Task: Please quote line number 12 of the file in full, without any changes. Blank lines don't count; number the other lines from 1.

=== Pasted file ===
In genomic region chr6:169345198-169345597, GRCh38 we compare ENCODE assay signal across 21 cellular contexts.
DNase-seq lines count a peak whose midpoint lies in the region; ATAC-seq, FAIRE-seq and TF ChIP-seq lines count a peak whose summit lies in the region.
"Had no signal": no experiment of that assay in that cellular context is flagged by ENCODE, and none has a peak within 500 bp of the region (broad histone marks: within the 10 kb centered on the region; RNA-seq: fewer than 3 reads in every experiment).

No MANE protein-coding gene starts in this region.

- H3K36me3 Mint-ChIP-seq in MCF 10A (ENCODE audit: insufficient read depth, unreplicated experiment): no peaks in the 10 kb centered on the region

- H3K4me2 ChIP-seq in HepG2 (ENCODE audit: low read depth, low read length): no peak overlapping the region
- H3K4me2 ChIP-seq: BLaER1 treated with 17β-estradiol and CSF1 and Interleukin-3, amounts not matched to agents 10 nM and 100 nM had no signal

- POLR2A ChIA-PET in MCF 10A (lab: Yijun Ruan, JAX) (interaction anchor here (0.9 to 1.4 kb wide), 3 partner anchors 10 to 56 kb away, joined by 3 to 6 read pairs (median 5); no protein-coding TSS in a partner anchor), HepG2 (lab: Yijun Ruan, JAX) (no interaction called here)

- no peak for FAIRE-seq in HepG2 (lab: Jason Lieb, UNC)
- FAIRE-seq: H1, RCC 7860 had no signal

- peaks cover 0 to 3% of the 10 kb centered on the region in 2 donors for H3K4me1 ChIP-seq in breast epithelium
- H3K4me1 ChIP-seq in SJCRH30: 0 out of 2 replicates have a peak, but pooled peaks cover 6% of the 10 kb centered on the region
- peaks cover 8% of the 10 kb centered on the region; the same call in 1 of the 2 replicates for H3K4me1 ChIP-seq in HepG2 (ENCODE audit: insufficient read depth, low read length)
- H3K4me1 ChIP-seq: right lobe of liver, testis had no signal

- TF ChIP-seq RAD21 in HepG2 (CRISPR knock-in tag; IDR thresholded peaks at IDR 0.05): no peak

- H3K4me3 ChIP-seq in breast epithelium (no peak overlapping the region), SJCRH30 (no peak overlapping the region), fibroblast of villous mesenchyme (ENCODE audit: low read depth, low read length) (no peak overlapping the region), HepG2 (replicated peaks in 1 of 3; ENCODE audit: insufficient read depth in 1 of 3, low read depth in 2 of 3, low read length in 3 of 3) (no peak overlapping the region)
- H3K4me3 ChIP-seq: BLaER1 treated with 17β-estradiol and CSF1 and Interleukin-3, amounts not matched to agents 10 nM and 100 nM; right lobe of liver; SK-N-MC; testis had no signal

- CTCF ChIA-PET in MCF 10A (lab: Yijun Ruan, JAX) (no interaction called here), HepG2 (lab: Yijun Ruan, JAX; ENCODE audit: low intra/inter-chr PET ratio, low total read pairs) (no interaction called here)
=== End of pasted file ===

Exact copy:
- H3K4me1 ChIP-seq in SJCRH30: 0 out of 2 replicates have a peak, but pooled peaks cover 6% of the 10 kb centered on the region